Saturday, March 1, 2008
Warm Light, Cold Light
For David Stoecklein, any light will do. He takes what the scene gives him and makes the mood match the subject for inspiring photographs.
Labels: Camera Technique
"I remember when I first started out years and years ago when we were doing black-and-white," he recalls. "The whole thing was about contrast. You built your photo around contrast; everything was based on contrast and trying to find contrast. The contrast still is what makes the picture. In other words, on a totally flat day, you have to find some way to make the contrast in your photo, and that’s what you’re searching for, whether it’s in the cool shadows or if it’s some highlight—it could be anything. I’m always looking for that little piece."
Stoecklein suggests capitalizing on that magical light when and where you find it, but don’t get greedy. If you get your hopes up that the perfect light is right around the corner, you’re bound to be constantly disappointed. Instead, keep an open mind, polish those off-hour shooting skills, and be ready to work with the tiniest bit of perfect light whenever you might find it.
Mastering the color of light to create and enhance mood is invaluable in making more evocative photographs. You can use tools like your camera’s white balance and filters to manipulate and enhance the look of the ambient scene. Also, in postproduction, digital tools like Photoshop and various plug-ins give you the opportunity to further enhance the look.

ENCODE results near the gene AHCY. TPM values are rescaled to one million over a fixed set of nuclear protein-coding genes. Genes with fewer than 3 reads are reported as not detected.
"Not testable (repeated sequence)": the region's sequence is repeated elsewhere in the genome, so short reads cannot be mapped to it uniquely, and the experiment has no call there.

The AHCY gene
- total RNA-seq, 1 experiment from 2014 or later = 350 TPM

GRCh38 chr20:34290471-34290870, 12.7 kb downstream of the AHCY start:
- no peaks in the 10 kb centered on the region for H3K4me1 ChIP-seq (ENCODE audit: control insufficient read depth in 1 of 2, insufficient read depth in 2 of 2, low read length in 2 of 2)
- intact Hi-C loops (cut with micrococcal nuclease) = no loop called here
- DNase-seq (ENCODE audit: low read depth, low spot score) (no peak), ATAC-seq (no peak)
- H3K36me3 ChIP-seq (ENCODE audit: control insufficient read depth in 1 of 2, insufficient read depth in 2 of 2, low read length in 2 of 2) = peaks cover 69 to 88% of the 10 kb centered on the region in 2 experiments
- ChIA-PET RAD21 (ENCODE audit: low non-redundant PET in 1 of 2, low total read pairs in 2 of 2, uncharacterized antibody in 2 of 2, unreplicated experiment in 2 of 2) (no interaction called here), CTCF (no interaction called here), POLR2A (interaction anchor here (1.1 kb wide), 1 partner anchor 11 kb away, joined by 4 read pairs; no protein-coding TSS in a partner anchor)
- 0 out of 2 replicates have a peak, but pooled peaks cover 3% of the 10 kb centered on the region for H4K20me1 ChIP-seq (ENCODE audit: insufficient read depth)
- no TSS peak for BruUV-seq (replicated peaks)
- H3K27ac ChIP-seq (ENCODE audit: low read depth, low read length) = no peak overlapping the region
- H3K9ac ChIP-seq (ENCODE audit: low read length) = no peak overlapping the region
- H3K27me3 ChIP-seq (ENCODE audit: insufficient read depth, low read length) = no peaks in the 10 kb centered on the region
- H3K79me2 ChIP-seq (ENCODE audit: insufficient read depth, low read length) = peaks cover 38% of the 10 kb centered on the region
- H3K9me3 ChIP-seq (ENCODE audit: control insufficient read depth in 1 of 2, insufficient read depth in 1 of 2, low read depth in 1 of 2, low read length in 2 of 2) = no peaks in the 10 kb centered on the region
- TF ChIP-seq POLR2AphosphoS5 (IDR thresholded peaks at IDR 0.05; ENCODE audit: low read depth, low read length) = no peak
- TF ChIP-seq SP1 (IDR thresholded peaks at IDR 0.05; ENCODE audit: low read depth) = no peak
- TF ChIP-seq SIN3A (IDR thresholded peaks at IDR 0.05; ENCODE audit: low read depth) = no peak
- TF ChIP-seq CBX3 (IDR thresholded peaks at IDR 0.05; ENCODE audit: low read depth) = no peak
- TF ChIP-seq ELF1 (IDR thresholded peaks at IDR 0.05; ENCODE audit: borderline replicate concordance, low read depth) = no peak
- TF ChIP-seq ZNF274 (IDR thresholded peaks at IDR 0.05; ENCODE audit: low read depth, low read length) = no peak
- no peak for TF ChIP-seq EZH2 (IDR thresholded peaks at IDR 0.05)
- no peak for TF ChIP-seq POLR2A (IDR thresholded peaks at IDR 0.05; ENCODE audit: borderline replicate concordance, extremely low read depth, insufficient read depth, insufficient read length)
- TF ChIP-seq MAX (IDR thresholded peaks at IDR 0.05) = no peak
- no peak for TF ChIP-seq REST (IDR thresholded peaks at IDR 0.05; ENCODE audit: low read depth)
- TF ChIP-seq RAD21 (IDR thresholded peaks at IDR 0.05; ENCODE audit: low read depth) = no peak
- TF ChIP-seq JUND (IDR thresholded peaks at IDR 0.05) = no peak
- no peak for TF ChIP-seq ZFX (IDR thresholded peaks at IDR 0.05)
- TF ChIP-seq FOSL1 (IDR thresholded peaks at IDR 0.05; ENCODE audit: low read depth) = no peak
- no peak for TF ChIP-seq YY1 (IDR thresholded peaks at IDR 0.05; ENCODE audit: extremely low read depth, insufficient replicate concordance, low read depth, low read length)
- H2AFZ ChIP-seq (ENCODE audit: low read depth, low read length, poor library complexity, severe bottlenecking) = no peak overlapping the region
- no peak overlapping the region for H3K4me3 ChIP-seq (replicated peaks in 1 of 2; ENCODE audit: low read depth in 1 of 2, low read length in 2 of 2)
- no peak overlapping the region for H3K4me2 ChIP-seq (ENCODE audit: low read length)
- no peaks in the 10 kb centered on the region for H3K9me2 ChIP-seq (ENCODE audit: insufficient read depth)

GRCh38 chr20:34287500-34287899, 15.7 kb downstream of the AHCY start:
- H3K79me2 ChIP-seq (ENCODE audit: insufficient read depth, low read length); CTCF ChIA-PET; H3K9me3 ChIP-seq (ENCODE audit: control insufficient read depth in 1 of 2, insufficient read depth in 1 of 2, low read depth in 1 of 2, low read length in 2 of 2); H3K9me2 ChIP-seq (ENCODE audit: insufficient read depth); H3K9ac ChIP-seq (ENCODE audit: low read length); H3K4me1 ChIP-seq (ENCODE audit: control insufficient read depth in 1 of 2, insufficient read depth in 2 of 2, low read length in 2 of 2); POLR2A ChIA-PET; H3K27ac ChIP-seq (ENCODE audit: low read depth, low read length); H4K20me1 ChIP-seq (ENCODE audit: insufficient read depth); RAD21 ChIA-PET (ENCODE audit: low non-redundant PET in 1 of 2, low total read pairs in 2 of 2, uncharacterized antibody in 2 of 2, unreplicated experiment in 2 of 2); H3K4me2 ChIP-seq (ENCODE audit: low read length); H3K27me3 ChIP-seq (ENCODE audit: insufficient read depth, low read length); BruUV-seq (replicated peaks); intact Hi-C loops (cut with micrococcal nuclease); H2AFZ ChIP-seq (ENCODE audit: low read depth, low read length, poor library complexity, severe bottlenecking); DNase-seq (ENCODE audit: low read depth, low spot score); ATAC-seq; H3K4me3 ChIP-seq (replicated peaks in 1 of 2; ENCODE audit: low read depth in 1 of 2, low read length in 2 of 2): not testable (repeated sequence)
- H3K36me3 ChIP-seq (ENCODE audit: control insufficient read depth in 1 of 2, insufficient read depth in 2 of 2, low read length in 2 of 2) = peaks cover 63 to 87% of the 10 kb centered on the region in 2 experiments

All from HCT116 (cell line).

Says Stoecklein, "The biggest trap and the most depressing thing for a guy like me is if I get too excited in advance that I’m going to have this really cool picture. I have it all preconceived, and then the light doesn’t happen or something like that. So I have to adapt. I’ll go two days in a row, and it will be just unbelievable—I’m so excited, I can’t sleep at night. Then I go out on the third day, and the weather goes to hell, and you can’t even get any blue light—you can’t get anything. So it’s times like that when you have to go back to that little book, Who Moved My Cheese? You have to buck up and say 'Well, okay, so now everything isn’t the way I thought it was going to be, so how am I going to deal with this?' That’s important: being able to change midstream.
The best advice Stoecklein has for understanding how to work with any light source is simple: practice. He has been doing it for years, and it pays off at every shoot when he’s able to make stunning images in amazing light or when he’s able to turn nothing light into something spectacular.
" 'Boy, you sure made something out of nothing!'" Stoecklein says of a recent client’s comments. "That’s what you have to do. I did the same thing the week before, right? And I did the same thing the week before that. It wasn’t like my first time out of the box. I remember years and years ago, I had a big job coming up and I knew they were going to expect me to shoot at 11 o’clock and one o’clock in all this bad light. So I went out and practiced taking pictures in bad light to see what I could do to make them better, what exposures I could use. I worry sometimes that I’m using the same angles and the same light for four clients four weeks in a row. But the pictures all look different anyway. It’s all about the light."
To see more of David Stoecklein's photography, visit his website at www.stoeckleinphotography.com.
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